The diamond stitches are my counted thread filler stitches. I had put them in this irregular pattern hoping I could make the next stitch flow around them.  Now the bottom line is straight again. Maybe time for a simple straight row or two before I fiddle around again.

Here is a diagram for the diamonds. I'm thinking of them as modified Scotch Stitches, with four corners meeting, but there is probably some other more official name for it. I tend to make up needlepoint as I go along.

I should try to diagram my earlier stitches, just because it's fun to do. :-)

It's good to set the deep thoughts and brooding aside and actually produce something. This was combined with several walks along various parts of the bay-side over the past few days and some brief but interesting conversations with strangers. I would say these are not major accomplishments, but I'm not sure how one measures the pleasure of the Bay in the evening and early morning, when the birds gather. Some photos to follow in the next day or so, hopefully.

Ah, here is what I want to interpret in stitches like this one. Lines that grow thick and thin and twist, plus an impression of backbones:

Wednesday, February 10, 2016

Thoughts on the Significance of Words and Interests

A woman on the Textile Art Collective on FB posted asking us to provide a one word description for what defines us as a woman. First of all what struck me was the assumption (correct, I am sure), that she would be reaching primarily women? I've always been interested in why things like textile arts should be so strongly sex-linked as an interest? I know there are male textile artists, but they are the exception. In medieval times embroidery was a male occupation. I think in India that both sexes embroider professionally. Professional weavers, at least in books I read about England, were almost always men (has anyone read Precious Bane?). They would travel from household to household with their looms, helping the women of the household produce the textiles that they would be using for the following year.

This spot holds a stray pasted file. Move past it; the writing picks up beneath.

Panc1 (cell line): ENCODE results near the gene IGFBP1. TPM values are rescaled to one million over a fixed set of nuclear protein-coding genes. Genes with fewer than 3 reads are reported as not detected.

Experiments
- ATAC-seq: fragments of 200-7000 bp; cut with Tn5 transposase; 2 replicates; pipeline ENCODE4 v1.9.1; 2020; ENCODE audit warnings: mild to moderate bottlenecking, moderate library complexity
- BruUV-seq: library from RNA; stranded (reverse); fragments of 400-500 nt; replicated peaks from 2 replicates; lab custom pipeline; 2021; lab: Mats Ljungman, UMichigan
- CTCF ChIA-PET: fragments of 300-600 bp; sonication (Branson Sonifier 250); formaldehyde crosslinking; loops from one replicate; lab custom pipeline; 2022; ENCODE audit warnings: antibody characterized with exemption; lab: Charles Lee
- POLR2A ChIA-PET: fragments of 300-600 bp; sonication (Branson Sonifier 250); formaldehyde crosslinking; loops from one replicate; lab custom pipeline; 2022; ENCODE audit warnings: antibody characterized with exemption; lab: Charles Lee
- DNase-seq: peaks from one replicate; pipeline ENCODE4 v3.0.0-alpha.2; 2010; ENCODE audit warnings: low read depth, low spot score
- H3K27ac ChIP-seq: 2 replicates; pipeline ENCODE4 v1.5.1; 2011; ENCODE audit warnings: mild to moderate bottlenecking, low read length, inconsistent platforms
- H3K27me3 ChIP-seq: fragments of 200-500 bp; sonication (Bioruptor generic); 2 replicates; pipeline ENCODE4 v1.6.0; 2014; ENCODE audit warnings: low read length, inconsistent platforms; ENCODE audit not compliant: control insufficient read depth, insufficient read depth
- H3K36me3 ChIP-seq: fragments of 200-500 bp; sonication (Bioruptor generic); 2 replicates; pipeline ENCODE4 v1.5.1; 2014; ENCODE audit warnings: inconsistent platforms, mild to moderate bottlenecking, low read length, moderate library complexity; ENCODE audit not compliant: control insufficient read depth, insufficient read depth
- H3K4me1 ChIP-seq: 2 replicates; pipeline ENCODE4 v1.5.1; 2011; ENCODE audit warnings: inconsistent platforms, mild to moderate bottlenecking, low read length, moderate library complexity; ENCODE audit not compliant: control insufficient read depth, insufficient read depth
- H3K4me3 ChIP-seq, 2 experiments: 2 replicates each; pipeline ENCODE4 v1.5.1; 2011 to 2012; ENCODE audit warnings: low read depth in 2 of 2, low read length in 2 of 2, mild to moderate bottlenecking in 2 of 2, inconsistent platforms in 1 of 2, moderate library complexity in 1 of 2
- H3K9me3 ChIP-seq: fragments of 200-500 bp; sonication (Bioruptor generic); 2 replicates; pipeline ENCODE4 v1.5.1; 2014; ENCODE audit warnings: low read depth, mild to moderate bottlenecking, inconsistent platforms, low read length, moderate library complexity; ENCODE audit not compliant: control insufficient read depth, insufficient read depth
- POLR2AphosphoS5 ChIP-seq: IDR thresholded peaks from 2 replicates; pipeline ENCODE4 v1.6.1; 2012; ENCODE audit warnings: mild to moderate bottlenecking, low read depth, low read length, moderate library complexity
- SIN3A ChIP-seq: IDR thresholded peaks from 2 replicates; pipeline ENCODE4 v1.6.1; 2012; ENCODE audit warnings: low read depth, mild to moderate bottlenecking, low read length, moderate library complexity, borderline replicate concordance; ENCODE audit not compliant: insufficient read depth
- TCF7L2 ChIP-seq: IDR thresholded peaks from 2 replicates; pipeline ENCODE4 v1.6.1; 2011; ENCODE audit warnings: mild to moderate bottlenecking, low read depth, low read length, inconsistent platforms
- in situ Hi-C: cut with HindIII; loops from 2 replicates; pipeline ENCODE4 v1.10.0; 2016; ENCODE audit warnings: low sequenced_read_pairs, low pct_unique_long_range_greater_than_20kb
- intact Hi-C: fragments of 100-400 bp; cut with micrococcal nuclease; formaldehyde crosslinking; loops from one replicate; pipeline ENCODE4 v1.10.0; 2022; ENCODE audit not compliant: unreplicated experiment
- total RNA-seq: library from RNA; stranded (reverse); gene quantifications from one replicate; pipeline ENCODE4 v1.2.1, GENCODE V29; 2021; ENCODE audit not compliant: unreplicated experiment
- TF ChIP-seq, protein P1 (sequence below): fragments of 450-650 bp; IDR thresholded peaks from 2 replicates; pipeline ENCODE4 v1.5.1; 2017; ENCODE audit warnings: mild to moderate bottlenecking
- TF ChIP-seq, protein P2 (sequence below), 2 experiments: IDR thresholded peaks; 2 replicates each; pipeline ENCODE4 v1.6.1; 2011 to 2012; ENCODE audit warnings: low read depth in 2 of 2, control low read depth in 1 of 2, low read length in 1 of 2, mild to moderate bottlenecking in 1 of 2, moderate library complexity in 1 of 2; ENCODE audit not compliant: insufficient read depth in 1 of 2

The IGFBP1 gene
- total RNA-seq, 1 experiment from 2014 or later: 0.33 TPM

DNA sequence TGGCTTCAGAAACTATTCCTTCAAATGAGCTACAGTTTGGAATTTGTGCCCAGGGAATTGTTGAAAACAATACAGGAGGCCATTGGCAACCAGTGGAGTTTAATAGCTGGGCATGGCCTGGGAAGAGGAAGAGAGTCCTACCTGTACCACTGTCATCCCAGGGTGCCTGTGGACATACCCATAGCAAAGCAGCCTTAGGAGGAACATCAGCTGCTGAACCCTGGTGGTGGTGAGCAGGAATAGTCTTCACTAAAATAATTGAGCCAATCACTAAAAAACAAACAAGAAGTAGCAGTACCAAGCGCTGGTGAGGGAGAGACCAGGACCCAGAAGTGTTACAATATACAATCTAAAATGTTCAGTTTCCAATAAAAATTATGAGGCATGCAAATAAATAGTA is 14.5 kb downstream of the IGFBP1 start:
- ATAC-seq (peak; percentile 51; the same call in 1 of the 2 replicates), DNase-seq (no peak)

But nowadays, on Facebook, our universal reflector and arbitrator of taste, almost all textiles interest is held by women.  I'm also interested in aquariums, and here, for the most part, the guys hold their own if not rule. Especially when it comes to large tanks with a lot of complex plumbing. But there was some speculation that more women collect betta fish than men.  More young women, I would say. There is a sort of true-believer type of betta keeper that isn't there for, say, freshwater shrimp or oscars. Haha, guys like oscars more than women do, I'll bet. Take a look at an oscar photo and you will see why.....totally macho fish!  But I'm being facetious here. Everyone should follow their own interests and the more the sex barriers are broken down in the process, the better it is for everyone.